In a time of increasing complexity and shrinking budgets, the only viable solution for any organisation is improved efficiency. Compute, digital transformation, and cloud-based solutions promote this efficiency, but we need the people with the relevant skills and capabilities to deliver it.
The importance of a people strategy
A people strategy is designed to inspire and achieve widespread, company-wide alignment on goals that concern your most important asset: people. While an HR strategy is more of a plan for managing employee logistics, a people strategy should be built to drive employee engagement, productivity, and most of all, retention of your high-performing or high-potential employees.
Individualism and freedom of expression, and the importance of the diversity and inclusion agenda in the workplace, has not only changed an employee’s expectations but also their demands. People are looking for tangible ways to take control of their individual career pathways and achieve the work-life balance they strive for, forcing hiring organisations to adopt more tailored approaches.
The World Economic Forum’s 2020 ‘The Future of Jobs Report’ stated the highest-currency skills right now include critical thinking and analysis, problem-solving, and skills in self-management such as active learning, resilience, stress tolerance and flexibility. So, while offering improved technical skills will support a candidate in a role, access to additional soft skills will have huge appeal; they’ll be more flexible and employable throughout their working lives.
Reward strategy – the people have spoken
The best designed total rewards programme attracts, motivates, and retains the right talent, shapes your culture and your reputation, and balances the needs of the business with what employees really want. With more focus on performance, equity (compensation and benefits, reward and recognition) is becoming an even bigger determinant of value. Employees are no longer willing to accept the norm; they’re choosing to define their own worth or move on. Employers are realising one size no longer fits all and a more individual approach is needed to acquire, manage and retain their talent pool.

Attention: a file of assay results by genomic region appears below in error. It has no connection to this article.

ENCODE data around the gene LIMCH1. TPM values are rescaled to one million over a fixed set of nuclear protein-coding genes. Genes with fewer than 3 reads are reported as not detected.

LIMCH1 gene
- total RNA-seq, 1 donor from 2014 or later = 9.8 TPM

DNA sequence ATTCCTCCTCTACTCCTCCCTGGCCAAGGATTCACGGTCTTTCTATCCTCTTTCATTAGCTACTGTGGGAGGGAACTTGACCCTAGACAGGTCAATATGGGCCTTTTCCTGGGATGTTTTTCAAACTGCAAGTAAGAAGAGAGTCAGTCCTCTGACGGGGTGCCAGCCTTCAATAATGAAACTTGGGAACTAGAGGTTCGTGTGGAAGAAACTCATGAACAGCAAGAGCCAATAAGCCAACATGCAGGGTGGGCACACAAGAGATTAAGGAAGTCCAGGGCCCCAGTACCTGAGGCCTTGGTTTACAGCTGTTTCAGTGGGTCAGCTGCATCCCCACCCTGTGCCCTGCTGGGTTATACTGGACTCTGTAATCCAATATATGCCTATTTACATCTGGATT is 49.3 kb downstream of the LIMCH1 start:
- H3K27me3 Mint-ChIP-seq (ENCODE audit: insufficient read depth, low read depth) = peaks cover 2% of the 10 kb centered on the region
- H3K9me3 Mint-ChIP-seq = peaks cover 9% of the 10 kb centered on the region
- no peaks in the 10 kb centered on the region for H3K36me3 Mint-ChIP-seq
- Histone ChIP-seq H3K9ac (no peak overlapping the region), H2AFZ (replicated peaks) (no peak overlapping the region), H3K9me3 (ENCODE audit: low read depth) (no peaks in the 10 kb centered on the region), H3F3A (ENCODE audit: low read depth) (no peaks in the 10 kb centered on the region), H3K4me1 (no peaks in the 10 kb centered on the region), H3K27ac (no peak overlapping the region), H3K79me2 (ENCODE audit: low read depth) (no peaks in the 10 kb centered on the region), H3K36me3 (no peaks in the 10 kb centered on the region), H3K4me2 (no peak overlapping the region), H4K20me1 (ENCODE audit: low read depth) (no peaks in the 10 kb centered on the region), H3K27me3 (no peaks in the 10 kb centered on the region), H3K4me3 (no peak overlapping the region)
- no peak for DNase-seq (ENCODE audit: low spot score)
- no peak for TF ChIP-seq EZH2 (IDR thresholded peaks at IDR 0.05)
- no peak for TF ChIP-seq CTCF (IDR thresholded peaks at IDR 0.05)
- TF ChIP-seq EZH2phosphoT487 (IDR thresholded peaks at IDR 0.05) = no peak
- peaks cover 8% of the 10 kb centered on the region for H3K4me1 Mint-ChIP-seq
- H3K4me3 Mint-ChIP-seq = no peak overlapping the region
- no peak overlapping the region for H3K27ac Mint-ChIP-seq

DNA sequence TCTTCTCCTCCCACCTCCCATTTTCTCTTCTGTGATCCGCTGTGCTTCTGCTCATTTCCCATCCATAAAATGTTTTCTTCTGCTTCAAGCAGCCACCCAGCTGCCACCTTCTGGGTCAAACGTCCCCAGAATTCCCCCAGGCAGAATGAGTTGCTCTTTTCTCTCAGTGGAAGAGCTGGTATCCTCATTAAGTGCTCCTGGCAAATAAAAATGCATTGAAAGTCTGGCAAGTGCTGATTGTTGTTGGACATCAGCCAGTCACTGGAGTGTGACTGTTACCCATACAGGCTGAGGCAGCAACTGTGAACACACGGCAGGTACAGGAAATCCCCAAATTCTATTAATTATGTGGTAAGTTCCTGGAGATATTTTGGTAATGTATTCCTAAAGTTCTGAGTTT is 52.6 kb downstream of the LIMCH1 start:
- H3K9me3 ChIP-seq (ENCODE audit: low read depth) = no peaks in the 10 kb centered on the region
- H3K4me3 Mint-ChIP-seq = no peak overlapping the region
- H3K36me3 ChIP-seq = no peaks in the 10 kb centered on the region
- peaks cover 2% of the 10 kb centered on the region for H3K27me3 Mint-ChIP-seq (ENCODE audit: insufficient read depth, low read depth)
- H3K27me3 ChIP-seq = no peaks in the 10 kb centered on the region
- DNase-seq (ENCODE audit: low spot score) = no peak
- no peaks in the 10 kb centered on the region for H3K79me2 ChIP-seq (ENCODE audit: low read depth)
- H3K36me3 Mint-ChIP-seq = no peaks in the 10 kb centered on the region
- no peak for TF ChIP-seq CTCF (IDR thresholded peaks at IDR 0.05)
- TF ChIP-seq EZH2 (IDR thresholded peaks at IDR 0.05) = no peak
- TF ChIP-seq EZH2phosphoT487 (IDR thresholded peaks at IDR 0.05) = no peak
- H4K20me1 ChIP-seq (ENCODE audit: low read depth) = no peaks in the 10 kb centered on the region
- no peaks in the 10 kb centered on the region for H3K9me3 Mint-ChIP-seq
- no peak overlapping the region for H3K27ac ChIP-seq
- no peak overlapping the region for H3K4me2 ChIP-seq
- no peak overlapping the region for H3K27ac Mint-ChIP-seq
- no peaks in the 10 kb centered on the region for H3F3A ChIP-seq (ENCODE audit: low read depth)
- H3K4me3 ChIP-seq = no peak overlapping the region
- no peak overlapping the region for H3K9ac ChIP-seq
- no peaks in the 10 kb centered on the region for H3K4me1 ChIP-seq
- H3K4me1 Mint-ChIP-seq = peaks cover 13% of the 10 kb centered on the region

Filling the gaps
It’s critical to help your people adjust to the new technologies through education and retraining, creating a culture of adaptability and lifelong learning. For example, some jobs may be lost because of RPA (robotic process automation), but others will be created. Specialists will be needed to monitor, analyse and run the technology, and these people will need to be trained. This is just one of the newly created fields of expertise that will be highly sought after, and well paid.
To consistently find, screen, and hire the talent you need at a sustainable rate you need to be innovative while maintaining a clear strategic vision. Aim for recruitment methods that draw attention and make your employer brand stand out, even as a start-up or small business. You might:
- Promote diversity across your content.
- Use alternative platforms (i.e., not recruitment sites) tailored to the interests of the exact type of candidate you’re looking for.
- Automate your vacancy postings with Programmatic advertising.
- Engage positively with employer review sites.
- Deploy and maintain social media platforms.
And internally, create technology opportunities for employees through:
- Apprenticeships – well managed internship (via universities, gap year advisors, or the likes of TechSkills,) and apprenticeship programmes are fertile ground for recognising future talent and leaders.
- Job rotation – a temporary lateral move and excellent way to transfer specific skills, knowledge, and competencies, leading to human capital accumulation and a more flexible workforce. It also stimulates motivation and helps assess person/job fit.
- Reskilling – training employees in new technology capabilities to equip them for a different position within the business.
- Upskilling – preparing employees for major changes in their current position. One of the most important ways for companies to fill the gaps and equip their people with the digital, analytics, and organisational transformation skills and competencies they need to be future proof.
- Certification – offering employees official certification opportunities (AWS etc.) within their role to promote personal development and future proof the business.
- Diversity and inclusion – be mindful of perceived tech sector gender bias within job descriptions and opportunities (e.g., ‘engineer’ can feel very male/technical) to encourage more female applicants.
Sharing the knowledge
David Price (Client Director at Rackspace Technology and TechUK board member) spoke recently about how the public sector: “…needs to upskill/build capability across every department, especially around digital transformation so you not only get a built cloud system, but you end up with a percentage of trained people that are part of the civil service.”
A solid knowledge base learned once can be passed on to other departments and future talent through legacy ‘train the trainer’ type development. Our own co-founder Luke Pilfold-Thomas, who sits on the TechSkills Employer Board agrees: “Our semi-automated Cloud, Consult and Change playbooks have the potential to impart decades of experience and aid fast track learning within transformation and change teams. Longer term we’d love to transition them into certified training courses and become the PRINCE2® equivalent for business and technology transformation.”
 Panel speaker at TechUK round table – The role of Cloud in modernising Government IT (October 2022)